I've always loved cards that say "Return all..." on them. Creeping Renaissance, Living Death, Patriarch's Bidding, Open the Vaults; each has made it into some brew tucked away in my backpack at one time or another, and Immortal Servitude is all about the all's. Returning everything based on CMC just begs to be built around, so let's find us some targets. I like the Human plan, and we can still play Angel of Glory's Rise to act as additional Reanimation. Let's find some synergetic Humans!
… All the ones I want seem to be in different colors. Oh well.
- 2 Angel of Glory's Rise
- 4 Avacyn's Pilgrim
- 2 Cartel Aristocrat
- 2 High Priest of Penance
- 4 Izzet Staticaster
- 2 Kessig Malcontents
- 3 Mayor of Avabruck
- 1 Nephalia Smuggler
- 3 Nightshade Peddler
- 2 Selhoff Occultist
Oh, what a mess. Let's roll up our sleeves!
One CMC: Avacyn's Pilgrim, Nephalia Smuggler
Avacyn's Pilgrim does what he does; not much else to say there. The Smuggler, in my opinion, is much more interesting. Repeatable Blink effects are great in a deck full of ETB abilities, namely the Angel and most of the sideboard Humans. He protects the team from spot removal and although he's easily killed, he's easily Reanimated. And hey, Blink that Howlpack Alpha back into a Mayor at instant speed! Sure, a bit of a stretch.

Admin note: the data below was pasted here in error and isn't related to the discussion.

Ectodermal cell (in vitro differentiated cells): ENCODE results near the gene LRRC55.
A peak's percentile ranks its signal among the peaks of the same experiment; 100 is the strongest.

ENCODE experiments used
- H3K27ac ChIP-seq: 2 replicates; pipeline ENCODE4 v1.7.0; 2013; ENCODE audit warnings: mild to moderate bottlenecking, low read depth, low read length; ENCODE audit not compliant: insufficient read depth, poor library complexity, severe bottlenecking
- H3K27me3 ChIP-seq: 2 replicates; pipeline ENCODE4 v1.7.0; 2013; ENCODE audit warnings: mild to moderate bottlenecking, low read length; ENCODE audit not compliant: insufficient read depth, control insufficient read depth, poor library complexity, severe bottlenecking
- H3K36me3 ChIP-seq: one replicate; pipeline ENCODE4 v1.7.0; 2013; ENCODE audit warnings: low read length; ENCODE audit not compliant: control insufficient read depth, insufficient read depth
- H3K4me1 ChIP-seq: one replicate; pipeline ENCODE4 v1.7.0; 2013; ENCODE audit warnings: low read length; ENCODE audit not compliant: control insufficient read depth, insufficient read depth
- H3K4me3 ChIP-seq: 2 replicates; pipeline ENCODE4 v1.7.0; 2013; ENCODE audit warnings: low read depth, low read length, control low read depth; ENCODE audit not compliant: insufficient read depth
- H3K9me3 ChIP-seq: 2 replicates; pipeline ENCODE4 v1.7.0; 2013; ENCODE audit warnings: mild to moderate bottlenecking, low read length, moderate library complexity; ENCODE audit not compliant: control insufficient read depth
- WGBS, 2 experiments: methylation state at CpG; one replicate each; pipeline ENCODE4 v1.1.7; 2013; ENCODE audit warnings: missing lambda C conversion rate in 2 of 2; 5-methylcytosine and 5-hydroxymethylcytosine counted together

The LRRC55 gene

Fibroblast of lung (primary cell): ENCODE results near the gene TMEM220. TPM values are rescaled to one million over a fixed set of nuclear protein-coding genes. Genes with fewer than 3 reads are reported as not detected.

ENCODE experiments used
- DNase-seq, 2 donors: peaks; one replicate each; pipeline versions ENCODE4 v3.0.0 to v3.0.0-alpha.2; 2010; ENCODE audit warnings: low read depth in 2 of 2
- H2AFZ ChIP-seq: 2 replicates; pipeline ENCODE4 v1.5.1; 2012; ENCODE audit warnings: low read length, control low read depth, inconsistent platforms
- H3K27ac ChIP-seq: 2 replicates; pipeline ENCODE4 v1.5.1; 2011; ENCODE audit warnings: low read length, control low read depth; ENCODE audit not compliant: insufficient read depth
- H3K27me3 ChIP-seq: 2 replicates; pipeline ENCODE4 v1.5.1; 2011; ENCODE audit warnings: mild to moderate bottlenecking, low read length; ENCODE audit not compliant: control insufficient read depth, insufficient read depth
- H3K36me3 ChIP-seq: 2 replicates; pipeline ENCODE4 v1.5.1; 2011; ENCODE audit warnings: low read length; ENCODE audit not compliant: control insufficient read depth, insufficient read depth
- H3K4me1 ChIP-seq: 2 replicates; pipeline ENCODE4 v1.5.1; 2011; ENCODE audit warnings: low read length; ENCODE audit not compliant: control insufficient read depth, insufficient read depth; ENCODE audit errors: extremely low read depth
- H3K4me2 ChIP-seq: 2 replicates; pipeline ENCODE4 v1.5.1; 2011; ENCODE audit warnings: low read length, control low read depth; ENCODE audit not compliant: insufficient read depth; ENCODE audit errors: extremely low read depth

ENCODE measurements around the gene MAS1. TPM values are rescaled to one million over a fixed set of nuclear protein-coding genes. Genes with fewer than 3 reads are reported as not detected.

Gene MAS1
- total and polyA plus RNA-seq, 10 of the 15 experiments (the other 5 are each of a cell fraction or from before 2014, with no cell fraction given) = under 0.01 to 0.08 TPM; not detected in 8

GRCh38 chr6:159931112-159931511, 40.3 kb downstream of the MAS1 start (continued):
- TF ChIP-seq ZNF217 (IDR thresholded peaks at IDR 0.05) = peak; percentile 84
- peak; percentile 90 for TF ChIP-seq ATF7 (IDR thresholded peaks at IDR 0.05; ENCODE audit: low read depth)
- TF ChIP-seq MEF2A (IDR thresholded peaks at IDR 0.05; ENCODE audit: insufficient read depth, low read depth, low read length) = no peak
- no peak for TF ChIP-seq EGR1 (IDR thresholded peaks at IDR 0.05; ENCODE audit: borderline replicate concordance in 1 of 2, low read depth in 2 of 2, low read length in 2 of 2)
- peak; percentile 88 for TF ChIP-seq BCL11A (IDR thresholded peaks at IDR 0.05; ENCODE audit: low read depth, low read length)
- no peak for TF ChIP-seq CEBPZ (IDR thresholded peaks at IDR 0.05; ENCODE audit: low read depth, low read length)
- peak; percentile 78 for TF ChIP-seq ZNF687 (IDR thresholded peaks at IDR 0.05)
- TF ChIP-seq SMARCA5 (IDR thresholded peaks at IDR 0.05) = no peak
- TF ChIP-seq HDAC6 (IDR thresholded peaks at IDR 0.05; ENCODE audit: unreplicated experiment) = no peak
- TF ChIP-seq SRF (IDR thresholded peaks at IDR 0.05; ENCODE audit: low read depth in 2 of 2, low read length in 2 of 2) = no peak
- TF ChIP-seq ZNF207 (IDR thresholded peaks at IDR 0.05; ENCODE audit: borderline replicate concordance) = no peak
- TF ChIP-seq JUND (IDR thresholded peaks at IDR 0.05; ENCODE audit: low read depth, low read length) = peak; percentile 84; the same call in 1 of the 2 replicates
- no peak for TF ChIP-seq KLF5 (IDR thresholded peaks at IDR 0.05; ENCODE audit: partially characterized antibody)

There's a lot here, and they're all exciting picks. Nightshade Peddler obviously combos with Izzet Staticaster, and the Mayor pumps all your Humans. He's the main reason I have green in this deck at all; my team is very soft, but he can give them a nice boost to help make them more combat ready. This deck, being a more "fair" Human Reanimator list, does eventually want to win with combat. High Priest of Penance also combos with Izzet Staticaster. Ping the Priest, kill the Beast! That's my anti-Thragtusk slogan motto. Mayor of Avabruck works to keep the Priest alive so you can ping it again if needed. Reanimated removal is pretty sweet!
Three CMC: Kessig Malcontents, Selhoff Occultist, Izzet Staticaster
Kessig Malcontents is a bit of an antiquated win condition for Humanimator, but I like a couple copies here in case we get a big Reanimation. It combos with everything else, so why not? Selhoff Occultist might be the deepest choice in the whole deck. However, if a Wrath is imminent (even a self-inflicted one), you can mill a large chunk of their library or, perhaps more importantly, you can target yourself and get a lot more Reanimation targets. As a 2/3 for three, he's not too shabby in combat, either. Izzet Staticaster has been mentioned as a huge part of this deck; it interacts very well with my creatures and yours, so a full playset is necessary to achieve a critical mass of ping.